FAIRBANKS, Alaska (AP) — Gov. Sean Parnell said critics of his administration's actions in a North Pole oil refinery's impending closure don't see behind-the-scenes work that could keep the refinery operating.
Flint Hills Resources announced earlier this month that the refinery would cease gasoline production on May 1 and the production of jet fuel by June 1.
The Fairbanks Daily News-Miner reports (http://bit.ly/M6SNuW ) Parnell told the newspaper's editorial board that the price the state sets for refinery "royalty" oil is under review.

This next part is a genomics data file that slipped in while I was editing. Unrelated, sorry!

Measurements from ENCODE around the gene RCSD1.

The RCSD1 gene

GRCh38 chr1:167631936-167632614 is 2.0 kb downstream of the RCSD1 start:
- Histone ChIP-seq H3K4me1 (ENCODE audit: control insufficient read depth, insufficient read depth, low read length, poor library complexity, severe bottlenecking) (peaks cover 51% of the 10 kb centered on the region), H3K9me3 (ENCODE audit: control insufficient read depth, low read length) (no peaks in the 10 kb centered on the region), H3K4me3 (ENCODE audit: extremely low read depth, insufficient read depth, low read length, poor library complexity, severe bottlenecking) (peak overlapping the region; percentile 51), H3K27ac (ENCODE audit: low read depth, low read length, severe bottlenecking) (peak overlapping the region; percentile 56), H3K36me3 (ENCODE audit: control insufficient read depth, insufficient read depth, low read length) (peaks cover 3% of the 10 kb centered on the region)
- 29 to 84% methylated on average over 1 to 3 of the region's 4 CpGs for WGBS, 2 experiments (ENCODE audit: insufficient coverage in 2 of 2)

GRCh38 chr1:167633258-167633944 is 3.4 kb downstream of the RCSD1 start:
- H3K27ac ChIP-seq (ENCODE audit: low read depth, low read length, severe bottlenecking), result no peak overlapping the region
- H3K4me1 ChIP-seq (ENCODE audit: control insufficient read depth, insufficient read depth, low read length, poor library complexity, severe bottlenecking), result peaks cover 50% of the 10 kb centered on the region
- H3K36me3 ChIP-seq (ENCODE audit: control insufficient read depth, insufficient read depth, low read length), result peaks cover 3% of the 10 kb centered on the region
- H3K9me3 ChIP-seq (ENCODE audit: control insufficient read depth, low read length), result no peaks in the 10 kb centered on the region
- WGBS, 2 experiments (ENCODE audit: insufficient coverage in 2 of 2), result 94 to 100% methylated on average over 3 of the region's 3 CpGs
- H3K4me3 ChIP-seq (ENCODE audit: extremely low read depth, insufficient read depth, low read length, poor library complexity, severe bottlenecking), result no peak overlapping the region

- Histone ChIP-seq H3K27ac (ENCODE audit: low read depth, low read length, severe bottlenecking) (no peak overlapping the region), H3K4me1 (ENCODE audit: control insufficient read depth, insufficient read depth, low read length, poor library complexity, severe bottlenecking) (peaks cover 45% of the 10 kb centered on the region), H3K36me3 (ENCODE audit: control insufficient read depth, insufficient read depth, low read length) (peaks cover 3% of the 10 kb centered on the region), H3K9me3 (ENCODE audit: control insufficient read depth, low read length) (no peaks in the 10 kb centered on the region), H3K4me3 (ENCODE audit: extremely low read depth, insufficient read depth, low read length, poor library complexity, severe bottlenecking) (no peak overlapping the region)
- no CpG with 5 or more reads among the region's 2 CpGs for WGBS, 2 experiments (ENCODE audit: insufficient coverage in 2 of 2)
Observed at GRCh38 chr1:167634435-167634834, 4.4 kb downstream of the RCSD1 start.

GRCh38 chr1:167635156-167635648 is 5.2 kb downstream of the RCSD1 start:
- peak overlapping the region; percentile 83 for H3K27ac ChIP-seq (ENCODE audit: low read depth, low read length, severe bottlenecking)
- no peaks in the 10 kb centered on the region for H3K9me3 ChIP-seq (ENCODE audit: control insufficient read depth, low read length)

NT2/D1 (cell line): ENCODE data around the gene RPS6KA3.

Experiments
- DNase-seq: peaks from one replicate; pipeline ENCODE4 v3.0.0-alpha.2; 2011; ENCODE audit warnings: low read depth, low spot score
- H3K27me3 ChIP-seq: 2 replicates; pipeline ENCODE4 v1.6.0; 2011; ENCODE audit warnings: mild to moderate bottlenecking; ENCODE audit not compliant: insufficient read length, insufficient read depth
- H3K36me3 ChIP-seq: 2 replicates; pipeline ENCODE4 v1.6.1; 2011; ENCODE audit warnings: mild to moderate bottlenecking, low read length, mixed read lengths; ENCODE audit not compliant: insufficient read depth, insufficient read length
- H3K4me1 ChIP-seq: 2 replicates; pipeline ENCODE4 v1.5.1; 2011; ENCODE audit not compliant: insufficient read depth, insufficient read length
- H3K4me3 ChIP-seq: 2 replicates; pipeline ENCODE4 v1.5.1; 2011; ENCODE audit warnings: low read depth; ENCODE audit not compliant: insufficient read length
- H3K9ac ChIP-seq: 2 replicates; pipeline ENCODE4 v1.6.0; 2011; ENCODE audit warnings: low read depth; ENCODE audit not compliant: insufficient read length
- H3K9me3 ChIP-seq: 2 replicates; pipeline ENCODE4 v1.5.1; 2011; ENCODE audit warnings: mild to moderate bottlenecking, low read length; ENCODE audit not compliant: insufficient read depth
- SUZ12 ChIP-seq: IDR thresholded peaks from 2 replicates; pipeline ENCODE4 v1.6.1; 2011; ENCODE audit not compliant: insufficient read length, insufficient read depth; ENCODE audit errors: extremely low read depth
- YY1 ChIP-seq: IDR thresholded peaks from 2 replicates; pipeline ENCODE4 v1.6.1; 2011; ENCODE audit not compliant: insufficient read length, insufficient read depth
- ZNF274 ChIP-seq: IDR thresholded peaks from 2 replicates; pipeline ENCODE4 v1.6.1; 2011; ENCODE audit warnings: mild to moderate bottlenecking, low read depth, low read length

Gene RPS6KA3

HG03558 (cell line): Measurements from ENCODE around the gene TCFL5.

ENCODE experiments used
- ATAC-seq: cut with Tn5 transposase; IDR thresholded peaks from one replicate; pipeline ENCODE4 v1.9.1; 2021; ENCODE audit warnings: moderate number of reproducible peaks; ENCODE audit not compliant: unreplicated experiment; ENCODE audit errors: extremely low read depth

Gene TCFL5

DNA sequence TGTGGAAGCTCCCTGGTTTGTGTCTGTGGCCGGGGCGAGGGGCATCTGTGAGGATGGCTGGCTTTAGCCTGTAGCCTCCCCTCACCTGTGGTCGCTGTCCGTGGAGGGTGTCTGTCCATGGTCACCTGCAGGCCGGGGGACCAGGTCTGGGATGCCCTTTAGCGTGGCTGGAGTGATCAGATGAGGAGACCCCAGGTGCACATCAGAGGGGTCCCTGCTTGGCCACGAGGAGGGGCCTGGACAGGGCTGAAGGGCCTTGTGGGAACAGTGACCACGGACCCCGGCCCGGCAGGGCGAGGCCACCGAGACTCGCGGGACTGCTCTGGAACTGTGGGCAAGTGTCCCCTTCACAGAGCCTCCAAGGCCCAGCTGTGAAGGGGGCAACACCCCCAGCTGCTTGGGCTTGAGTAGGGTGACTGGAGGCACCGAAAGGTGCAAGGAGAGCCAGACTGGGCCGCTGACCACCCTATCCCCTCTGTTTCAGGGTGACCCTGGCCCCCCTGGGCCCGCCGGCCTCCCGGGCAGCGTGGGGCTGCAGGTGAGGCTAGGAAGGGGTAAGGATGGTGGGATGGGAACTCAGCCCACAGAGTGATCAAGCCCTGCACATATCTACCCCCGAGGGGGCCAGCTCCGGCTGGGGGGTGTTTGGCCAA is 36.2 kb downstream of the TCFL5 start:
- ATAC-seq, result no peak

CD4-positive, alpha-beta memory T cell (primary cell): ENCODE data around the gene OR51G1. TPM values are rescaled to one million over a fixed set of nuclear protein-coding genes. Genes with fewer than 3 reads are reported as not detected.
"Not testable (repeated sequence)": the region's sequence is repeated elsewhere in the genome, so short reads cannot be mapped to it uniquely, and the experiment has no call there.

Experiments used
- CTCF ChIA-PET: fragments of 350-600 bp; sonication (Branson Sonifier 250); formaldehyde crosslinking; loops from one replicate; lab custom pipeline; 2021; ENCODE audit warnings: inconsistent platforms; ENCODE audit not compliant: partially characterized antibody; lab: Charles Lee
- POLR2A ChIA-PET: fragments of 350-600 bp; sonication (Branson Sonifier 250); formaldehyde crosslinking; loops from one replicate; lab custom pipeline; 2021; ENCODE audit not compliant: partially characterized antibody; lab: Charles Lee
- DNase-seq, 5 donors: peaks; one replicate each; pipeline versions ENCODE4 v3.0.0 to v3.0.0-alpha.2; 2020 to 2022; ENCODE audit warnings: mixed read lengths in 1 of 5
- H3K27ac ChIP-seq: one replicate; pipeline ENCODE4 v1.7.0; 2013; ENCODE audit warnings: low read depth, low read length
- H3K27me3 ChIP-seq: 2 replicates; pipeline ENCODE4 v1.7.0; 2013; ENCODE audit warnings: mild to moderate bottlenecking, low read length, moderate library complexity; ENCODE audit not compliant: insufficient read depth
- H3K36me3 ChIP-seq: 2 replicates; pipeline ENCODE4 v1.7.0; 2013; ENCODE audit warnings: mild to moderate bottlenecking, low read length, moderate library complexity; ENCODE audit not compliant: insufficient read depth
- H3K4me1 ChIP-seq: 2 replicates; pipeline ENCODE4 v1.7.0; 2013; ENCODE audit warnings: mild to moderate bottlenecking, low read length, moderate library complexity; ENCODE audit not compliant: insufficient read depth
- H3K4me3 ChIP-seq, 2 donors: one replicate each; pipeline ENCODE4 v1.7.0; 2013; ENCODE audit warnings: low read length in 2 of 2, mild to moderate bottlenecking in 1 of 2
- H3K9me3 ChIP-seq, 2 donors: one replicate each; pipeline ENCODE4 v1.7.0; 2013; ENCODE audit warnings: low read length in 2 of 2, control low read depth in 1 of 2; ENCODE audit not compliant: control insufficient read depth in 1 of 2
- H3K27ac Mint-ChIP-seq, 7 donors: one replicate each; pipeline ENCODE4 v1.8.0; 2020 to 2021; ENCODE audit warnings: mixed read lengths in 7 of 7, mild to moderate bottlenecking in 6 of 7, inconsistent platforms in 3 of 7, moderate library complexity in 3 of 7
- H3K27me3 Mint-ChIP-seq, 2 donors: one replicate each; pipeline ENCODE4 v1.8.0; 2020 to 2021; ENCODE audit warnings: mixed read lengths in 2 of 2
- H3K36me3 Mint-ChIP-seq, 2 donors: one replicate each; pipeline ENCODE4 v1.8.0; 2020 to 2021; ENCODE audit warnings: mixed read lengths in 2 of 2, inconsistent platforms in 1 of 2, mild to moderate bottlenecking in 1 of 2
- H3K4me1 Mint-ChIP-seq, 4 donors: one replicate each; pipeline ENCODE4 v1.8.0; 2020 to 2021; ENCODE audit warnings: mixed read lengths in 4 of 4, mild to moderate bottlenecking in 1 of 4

U.S. Sen. Mark Begich has said the environmental-cleanup issue needs to be resolved, and he called for Parnell to take a "personal interest" in the matter. Former Gov. Frank Murkowski said in a column that Parnell has to act more aggressively.
Parnell defended himself in the editorial-board meeting on Friday.
"Just because you don't see it doesn't mean it isn't happening," Parnell said. "There are a whole host of players who are working diligently to make sure Interior residents get relief."
He also said his administration negotiated a lower royalty oil price in 2012.
Flint Hills completed its purchase of the refinery in April 2004. In 2009, the industrial chemical sulfolane, a liquid used in refining oil, was discovered to have leached into groundwater beneath the refinery, resulting in a plume about 2.5 miles wide and 3 miles long.